We’re talking breakfast, mid-morning snack, lunch, mid-afternoon snack, evening meal and ideally a bed-time snack. This can be particularly tricky for older generations as it’s not something that they were brought up to do.

4. Watch out for fibre
Definitely don’t cut it out as it’s known to be great for bowel health - preventing constipation, fighting diverticular disease and possibly even bowel cancer. However, it’s also really satiating and can prevent the consumption of those small, frequent meals. For example, you’re far less likely to snack after a breakfast of all bran or muesli rather than a lower-fibre rice or corn-based cereal. Remember, as with all dietary changes, a compromise can always be to have the foods you usually have every day on alternate days.

5. Have pudding
Any pudding but don’t forget the cream and a little extra sugar, honey or syrup. Puddings come into their own for people who are not used to snacking as you’re tagging a bit onto the end of the meal rather than a whole separate course, then again.. it’d be even better to do both!

6. Try a 10-minute stroll in the fresh air before a meal
This will help efforts to increase muscle mass  and serves as a fantastic appetite stimulant.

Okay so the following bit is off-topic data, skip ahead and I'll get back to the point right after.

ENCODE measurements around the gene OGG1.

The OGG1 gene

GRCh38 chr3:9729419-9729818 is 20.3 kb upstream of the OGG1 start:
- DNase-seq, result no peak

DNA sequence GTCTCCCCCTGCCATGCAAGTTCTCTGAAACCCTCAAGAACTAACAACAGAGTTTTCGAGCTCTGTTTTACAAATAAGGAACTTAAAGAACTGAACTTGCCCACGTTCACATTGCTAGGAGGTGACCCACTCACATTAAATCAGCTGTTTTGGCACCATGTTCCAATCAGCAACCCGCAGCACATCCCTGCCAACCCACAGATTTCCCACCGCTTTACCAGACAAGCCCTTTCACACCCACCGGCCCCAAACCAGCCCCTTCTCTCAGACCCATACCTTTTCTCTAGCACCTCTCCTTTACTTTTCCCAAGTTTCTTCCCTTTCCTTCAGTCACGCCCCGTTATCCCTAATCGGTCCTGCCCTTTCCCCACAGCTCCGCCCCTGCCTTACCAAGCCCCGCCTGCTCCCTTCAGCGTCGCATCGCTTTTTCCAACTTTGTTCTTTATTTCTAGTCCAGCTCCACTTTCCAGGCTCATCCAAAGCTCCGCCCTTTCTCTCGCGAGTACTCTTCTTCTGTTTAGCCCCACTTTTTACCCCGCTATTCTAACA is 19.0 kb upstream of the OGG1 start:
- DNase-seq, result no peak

7. Food-first nourishing drinks
Often better as snacky-type options rather than at meals when they can be very filling. Choose hot drinks such as cocoa, malted drinks, drinking chocolate as opposed to coffee and tea but if the latter are preferred make sure there’s full-cream milk or cream in their and sugar or honey if possible. Fruit juices and fizzy drinks are also great but won’t give you any protein. Finally, soups (admittedly not really drinks!) can be handy if you add cheese and cream to them.

8. Eat what you like, like what you eat
Is this advice for a person who never had a sweet tooth or someone who loves nothing more than an outrageously sweet Danish pastry? Encourage the foods that fit with a person’s own personal preferences and if at a particular time a particular food is craved.. have it!

9. Overcoming tiredness
Feeling fatigued is many people’s reasons for not eating enough so  accept help when it’s offered, try preparing foods when you have the energy and then storing them, consider the use of meals-on-wheels services and don’t shoot down convenience foods – not to be sniffed at with a few boiled veggies on the side and a handful of cheese on top.


No it’s not an exhaustive summary - that would require at least one half-hour consultation with a dietitian, which unfortunately would take a lot more time out of your day and probably involve waiting weeks for an appointment. However, hopefully it has given you some ideas that might help or dare we say it… some food for thought?